It was never supposed to be this close.
Bernie Sanders’ win Tuesday in Wisconsin adds another victory to his impressive total and raises the question of whether or not this process is making Hillary Clinton stronger or is exposing her very real vulnerabilities.
There’s one metric that has consistently worked in Sanders’s favor and has decided many primaries: authenticity. In Tuesday’s exit polls, Wisconsin Democrats said by a margin of 82 percent to 16 percent that Sanders was more honest and trustworthy than Clinton. And while she beat Sanders 85 percent to 14 percent in terms of which candidate had the right experience for the job, voters ranked honesty and trustworthiness as their number one issue. The second most important issue? It was “cares about people like me” – another winning category for Sanders.
This will continue to plague Clinton throughout the primaries and, indeed, the general election. It’s not just the email scandal or her speeches at Goldman Sachs or flip flopping on key issues to Democrats like trade agreements. It’s an overwhelming feeling that Clinton operates in her own self interest as opposed to the good of the many and that she is, fundamentally, inauthentic.
That feeling appears to be overwhelming the electorate in many states.
To be sure, the states that Bernie Sanders is winning are largely white and tend to be more liberal. Clinton continues to consistently win African-American and Latino voters, two key voting blocs that will help her as the race moves to more diverse states again.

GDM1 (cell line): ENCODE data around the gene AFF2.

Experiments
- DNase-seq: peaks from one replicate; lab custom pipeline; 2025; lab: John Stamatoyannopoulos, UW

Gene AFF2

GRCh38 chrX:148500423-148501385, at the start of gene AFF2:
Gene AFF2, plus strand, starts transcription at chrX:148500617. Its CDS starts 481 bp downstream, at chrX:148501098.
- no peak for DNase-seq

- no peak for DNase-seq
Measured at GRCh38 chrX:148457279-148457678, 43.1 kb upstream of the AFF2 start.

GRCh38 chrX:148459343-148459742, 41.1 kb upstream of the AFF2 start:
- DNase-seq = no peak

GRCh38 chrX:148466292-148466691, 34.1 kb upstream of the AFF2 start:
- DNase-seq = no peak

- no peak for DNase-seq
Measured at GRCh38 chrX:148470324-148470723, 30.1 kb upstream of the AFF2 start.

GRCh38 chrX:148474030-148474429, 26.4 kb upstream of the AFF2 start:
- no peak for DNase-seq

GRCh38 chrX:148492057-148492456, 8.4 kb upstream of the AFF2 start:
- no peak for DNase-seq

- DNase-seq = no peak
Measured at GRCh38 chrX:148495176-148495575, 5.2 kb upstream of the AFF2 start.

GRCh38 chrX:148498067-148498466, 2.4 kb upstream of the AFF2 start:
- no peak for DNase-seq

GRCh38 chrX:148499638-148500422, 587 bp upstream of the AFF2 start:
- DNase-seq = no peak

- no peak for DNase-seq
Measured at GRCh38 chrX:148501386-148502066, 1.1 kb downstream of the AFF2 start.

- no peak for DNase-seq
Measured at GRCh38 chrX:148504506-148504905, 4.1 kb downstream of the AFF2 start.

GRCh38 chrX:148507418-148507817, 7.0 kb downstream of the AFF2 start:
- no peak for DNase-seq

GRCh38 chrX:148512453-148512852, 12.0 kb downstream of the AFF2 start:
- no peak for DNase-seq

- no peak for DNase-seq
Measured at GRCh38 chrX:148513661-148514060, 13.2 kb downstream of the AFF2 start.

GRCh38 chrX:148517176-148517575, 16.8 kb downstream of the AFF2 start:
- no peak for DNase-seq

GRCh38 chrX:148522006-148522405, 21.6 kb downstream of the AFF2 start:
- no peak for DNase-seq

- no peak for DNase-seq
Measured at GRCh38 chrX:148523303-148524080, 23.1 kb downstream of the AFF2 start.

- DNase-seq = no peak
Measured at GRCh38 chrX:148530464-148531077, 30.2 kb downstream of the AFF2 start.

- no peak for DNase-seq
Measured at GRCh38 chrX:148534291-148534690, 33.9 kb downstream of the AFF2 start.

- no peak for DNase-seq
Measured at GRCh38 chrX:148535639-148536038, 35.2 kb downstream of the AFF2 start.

But in a campaign that has been so driven by momentum, Wisconsin certainly helps Sanders as he heads to New York. He already raised an astounding $44 million in March and will no doubt do the same in April. And though New York is Clinton’s adopted home-state after serving as senator there, Sanders is making inroads. He’s now only 12 points behind Clinton when he was upwards of 40 points behind her just a few months ago.
Momentum is the reason that the Sanders campaign is now talking about Clinton not getting the delegates she needs to win the nomination before the convention, and making the case to super-delegates that they should support him over her.
His team has been invoking 2008 when super-delegates left Clinton for Obama. That scenario was decidedly different in that Obama was the frontrunner for much of the race and Sanders will not be the frontrunner as we head into Philadelphia.
But Sanders will have a case if he manages to keep up this pace and pull off some bigger wins – he needs larger margins to make a dent in her delegate count – and therefore argue that the electorate is behind him; or at least behind him enough that they should think twice.
The odds of this scenario playing out are still quite unlikely. Tuesday’s win won’t seriously hurt Clinton as Wisconsin splits delegate proportionally. That said, an increasingly close race in New York, where a Sanders’s rally at Washington Square Park is scheduled just five days before the primary, is certainly unsettling for the Clinton camp.
We’ll say it again. It was never supposed to be this close.